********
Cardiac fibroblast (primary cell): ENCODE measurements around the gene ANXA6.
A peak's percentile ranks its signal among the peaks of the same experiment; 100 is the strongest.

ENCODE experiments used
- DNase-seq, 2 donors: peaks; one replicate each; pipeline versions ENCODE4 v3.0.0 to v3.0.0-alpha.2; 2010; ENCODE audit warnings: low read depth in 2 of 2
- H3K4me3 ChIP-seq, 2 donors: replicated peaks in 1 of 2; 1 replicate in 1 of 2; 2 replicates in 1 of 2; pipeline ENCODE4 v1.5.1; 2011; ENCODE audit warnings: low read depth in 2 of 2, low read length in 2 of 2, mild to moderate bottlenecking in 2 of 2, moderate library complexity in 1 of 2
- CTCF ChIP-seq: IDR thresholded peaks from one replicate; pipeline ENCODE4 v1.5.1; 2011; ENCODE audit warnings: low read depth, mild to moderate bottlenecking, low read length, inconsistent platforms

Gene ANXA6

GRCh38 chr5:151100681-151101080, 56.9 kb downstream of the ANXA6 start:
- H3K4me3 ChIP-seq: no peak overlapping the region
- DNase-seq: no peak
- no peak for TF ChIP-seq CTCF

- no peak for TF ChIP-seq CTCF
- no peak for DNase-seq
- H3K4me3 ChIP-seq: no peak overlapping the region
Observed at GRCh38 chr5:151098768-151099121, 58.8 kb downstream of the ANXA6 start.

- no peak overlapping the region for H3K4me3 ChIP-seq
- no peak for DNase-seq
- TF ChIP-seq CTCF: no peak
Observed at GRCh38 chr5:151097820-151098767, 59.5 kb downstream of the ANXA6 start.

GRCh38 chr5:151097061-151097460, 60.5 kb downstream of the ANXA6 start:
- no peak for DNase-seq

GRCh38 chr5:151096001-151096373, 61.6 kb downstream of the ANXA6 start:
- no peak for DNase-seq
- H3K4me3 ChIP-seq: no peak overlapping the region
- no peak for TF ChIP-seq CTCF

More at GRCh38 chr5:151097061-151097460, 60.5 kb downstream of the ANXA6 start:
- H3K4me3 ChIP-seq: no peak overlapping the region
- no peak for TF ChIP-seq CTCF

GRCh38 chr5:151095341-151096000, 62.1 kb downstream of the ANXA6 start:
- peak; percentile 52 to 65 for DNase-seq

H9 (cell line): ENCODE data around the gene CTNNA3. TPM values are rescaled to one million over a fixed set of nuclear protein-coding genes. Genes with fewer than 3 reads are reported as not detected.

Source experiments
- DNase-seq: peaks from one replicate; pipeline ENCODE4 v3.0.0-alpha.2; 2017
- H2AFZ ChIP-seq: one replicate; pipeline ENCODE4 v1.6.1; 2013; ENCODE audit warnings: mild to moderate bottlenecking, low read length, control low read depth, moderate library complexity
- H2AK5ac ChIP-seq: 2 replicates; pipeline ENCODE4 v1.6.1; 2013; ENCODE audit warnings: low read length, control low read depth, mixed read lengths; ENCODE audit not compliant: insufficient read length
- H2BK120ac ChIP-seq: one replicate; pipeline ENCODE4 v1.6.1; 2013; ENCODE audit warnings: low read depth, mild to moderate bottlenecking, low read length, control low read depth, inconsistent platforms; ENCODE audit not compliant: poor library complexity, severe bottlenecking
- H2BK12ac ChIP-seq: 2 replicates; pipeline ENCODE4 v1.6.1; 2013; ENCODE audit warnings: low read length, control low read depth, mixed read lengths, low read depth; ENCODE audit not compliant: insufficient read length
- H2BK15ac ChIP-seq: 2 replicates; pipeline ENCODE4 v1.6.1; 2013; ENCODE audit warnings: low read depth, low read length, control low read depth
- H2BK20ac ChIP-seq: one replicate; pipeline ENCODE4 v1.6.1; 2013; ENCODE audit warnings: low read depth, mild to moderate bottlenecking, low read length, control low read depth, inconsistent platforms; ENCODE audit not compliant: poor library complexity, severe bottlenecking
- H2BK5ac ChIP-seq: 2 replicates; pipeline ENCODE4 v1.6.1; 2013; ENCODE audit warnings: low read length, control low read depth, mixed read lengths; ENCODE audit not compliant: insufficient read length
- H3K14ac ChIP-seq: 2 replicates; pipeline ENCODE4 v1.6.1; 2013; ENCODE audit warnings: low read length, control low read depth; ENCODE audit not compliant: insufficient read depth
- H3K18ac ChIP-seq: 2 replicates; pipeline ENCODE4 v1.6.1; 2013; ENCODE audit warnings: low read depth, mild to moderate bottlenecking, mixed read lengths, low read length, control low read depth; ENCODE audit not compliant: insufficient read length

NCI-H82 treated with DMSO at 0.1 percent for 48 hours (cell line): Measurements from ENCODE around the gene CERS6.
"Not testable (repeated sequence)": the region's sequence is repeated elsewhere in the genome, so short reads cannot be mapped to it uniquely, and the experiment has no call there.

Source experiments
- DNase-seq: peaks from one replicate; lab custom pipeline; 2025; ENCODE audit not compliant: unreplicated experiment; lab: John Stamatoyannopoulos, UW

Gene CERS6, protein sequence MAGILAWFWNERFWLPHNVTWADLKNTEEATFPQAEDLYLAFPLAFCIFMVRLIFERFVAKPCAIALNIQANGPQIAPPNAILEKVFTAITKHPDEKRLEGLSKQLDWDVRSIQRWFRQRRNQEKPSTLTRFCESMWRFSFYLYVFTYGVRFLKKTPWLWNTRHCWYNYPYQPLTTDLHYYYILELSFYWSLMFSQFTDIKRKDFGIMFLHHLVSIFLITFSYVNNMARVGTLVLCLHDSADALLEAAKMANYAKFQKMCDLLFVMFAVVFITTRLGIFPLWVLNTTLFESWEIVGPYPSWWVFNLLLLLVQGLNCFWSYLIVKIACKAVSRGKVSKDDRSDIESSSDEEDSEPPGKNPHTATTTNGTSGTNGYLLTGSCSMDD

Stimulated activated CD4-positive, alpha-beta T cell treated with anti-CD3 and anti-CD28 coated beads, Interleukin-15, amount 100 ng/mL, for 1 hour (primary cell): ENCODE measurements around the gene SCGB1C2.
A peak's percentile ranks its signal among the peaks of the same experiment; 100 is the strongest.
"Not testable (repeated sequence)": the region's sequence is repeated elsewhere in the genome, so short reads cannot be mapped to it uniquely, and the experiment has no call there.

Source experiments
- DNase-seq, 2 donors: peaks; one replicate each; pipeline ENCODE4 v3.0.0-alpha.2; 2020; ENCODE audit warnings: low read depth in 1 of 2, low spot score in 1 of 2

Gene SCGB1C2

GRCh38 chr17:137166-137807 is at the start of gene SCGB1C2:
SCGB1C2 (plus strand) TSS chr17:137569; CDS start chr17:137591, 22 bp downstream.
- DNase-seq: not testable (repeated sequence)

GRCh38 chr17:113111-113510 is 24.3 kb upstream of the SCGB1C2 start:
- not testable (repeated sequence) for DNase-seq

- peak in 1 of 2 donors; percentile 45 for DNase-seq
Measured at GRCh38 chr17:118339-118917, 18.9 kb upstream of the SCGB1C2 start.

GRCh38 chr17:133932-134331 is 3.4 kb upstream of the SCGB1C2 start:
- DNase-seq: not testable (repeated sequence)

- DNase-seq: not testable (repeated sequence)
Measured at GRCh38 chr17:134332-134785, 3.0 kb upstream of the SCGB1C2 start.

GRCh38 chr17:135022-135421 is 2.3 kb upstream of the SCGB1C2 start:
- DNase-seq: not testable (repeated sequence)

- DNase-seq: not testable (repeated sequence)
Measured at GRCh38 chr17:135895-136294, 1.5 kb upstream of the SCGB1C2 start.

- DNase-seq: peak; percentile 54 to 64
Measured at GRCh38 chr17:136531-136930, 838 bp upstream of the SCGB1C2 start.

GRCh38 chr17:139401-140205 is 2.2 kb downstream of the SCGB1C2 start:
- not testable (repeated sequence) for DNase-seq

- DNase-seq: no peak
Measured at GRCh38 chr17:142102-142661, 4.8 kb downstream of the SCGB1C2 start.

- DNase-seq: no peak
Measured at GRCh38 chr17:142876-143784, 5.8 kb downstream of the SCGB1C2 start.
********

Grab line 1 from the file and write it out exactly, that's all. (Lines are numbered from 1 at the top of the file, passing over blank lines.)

Cardiac fibroblast (primary cell): ENCODE measurements around the gene ANXA6.